2022 is shaping up to be a huge year in sports! From the ice to the field to the balance beam, read the deeply personal stories of world-renowned athletes who have put in the work to become the best and beat out the rest.
In 2018, Adam Rippon caught everyone’s attention with his cheerful attitude and unforgettable figure skating routines. In this funny yet heartfelt memoir, Rippon describes his journey from dirt-poor dreamer to “America’s sweetheart” and powerhouse athlete. For anyone who has ever wondered how it’s possible to put in the hard work necessary to become the best and look so good while doing it, this is the book for you!
Aly Reisman was part of one of the most celebrated U.S. gymnastics teams of all time: she and her team took home medals in both 2012 and 2016. In Fierce, Reisman tells her own story of resilience, self-doubt, and hard-earned victory. She describes having to seek out those who would stay loyal and support her on her journey, as well as what it was really like being teammates with some of the most accomplished female gymnasts ever.
As a world-renowned soccer player, Christie Pearce Rampone is personally acquainted with the pros and cons of being an athlete. In Be All In, cowritten by Rampone and neuropsychologist Dr. Kristine Keane, readers learn how their own children can benefit from participating in sports…and how to avoid the pitfalls, like becoming overly competitive or upset over losses. Whether your child has dreams of sports stardom or not, athletics has the potential to improve their lives, both now and in the long-term.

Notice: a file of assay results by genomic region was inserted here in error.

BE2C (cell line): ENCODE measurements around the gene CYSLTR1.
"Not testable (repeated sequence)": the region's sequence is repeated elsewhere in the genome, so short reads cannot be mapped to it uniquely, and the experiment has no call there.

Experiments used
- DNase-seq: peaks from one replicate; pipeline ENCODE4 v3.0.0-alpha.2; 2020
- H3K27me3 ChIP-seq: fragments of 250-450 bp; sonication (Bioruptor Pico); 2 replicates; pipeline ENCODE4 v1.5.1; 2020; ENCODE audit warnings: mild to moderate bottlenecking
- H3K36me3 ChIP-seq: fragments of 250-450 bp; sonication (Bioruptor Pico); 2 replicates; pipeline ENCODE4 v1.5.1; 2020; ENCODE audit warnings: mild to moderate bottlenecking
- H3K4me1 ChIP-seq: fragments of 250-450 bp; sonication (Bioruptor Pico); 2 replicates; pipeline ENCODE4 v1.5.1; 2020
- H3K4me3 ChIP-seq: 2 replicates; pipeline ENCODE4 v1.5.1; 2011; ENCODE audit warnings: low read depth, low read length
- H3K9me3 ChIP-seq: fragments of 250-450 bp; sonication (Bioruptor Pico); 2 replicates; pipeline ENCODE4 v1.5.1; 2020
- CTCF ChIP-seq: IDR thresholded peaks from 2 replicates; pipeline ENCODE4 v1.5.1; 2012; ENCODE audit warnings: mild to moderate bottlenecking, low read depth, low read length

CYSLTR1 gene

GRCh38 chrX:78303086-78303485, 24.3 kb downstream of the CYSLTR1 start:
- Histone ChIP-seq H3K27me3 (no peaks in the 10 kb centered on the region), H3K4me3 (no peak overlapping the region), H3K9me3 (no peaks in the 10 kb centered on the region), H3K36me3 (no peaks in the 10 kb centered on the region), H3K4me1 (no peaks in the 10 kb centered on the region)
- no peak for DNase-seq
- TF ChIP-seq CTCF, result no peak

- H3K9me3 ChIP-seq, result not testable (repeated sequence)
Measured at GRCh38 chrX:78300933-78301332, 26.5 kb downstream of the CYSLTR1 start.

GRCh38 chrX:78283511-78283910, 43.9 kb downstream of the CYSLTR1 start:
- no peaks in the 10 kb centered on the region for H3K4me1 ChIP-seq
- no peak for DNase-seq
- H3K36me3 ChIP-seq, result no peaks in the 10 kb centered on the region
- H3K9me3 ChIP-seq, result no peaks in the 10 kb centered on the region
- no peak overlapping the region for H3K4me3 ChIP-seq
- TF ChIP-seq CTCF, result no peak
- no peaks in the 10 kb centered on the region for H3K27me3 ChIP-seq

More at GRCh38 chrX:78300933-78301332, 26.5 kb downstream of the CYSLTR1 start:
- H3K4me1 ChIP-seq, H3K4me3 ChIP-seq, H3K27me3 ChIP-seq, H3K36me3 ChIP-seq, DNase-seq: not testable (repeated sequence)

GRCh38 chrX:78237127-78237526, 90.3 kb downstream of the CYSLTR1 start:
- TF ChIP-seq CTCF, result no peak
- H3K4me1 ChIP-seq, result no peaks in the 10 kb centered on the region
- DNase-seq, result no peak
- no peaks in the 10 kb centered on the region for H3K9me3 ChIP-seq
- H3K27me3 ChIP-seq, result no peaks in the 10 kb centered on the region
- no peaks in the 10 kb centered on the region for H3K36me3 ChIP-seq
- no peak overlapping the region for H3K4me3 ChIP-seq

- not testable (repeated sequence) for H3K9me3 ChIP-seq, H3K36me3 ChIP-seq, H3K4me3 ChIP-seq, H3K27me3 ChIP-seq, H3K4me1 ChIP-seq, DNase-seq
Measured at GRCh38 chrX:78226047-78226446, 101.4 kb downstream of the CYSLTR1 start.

Babe Didrikson is easily among the most impressive athletes who ever lived. Starting in her teens, she excelled at every sport she tried, including golf, basketball, track and field, and baseball. These accomplishments are even more impressive for having occurred in the 1920s and 1930s, before competitive female athletes were considered acceptable. Didrikson inspired generations of girls to follow their athletic dreams—and now, thanks to Wonder Girl, she can inspire you, too.
In Budapest in the 1920s and 1930s, a new school of soccer emerged that became one of the most influential in the game’s history. But with the onset of World War II, they faced the rise of fascism and anti-Semitism. Yet their legacy endured, by the early 1950s, Hungary was an unstoppable force. They won medals, beat England in the Match of the Century and were home to one of the first international superstars, Ferenc Puskas. Against the backdrop of economic and political turmoil between the wars, and in spite of extraordinary odds, Hungary taught the world to play.
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Eileen Gonzalez is a freelance writer from Connecticut. She has a Master’s degree in communications and years of experience writing about pop culture. She contributes to Book Riot and Foreword Reviews, and she occasionally tweets at @eileen2thestars.